MINNEAPOLIS (WCCO) -- The long legal saga of Amanda Knox in Italy, and the American hikers in Iran are a reminder of the challenges Americans have when they get caught up in the foreign legal system.
When Americans leave the U.S., what rights do they retain?
"I've been detained in several countries," said Leif Petterson, a Minneapolis-based travel writer.
Petterson said he's never been arrested, or prosecuted, but he has had his run-ins.
"The first time it's heightened, the anxiety and the nervousness," he said.
But as Knox learned in Italy, and the hikers learned in Iran, an American passport is not a get-out-of-jail free card in a foreign country.
"You're subject to criminal laws and penalties of that country," said Virgil Wiebe, a professor at University of St. Thomas Law School.
"Most countries are part of a treaty, if we arrest one of your nationals we're going to let your consulate know," Wiebe said.
According to the U.S. State Department, American consular officers made more than 9,500 prison visits, and helped more than 3,500 Americans who were arrested abroad. The consulate can't represent you or fight for you, but they can help connect you with local attorneys.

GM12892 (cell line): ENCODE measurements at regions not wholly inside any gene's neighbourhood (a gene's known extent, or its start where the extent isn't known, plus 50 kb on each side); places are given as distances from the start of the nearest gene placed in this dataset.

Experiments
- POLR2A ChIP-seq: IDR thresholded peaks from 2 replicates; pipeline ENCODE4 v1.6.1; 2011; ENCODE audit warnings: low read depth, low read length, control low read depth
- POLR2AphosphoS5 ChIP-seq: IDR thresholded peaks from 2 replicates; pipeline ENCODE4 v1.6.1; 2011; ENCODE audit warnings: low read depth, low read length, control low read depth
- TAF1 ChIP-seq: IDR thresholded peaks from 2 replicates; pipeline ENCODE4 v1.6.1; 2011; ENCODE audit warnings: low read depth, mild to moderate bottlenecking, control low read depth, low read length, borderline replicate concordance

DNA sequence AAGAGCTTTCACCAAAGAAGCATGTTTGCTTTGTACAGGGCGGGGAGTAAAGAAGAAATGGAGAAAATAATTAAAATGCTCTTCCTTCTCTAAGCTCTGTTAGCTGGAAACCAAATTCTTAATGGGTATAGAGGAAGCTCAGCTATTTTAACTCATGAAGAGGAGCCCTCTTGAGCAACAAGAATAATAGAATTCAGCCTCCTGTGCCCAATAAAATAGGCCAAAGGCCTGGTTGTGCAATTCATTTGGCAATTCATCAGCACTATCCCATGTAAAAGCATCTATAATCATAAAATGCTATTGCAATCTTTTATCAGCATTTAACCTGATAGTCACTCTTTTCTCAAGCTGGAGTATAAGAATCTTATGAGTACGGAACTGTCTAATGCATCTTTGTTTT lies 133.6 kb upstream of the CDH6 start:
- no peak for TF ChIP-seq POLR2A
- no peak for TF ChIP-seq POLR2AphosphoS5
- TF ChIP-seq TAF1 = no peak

"It says your country is looking out for you," Wiebe said.
But that doesn't mean that former President Clinton will fly out and broker a deal, like he did with Laura Ling in North Korea. It also doesn't mean someone will pay $1 million to get you out, like the two male Americans arrested for crossing Iran's border.
"A call to the embassy to the consulate isn't going to fix it," Wiebe said.
The reality is, the penalties are harsher in some countries for offenses that would be seen as minor in the U.S. The legal systems are different. In Europe, the judge is often like an investigator, quite different from the adversarial system in the United States.
"More often than not guilt is presumed rather than innocence," Petterson said.
In Italy, juries are made up of 2 judges and 6 citizens, and a simple majority means you're guilty. Even guilty verdicts in murder cases don't need to be unanimous.
"I've been to Italy twice on trips to study the system, and I still struggle to understand how their procedural processes work," Weibe said.
The best advice, Weibe said, is to register with the State Department when you travel abroad, and read the travel warnings to see if there are places you should avoid.
Sixty million Americans travel overseas every year, and only a tiny percentage are arrested.
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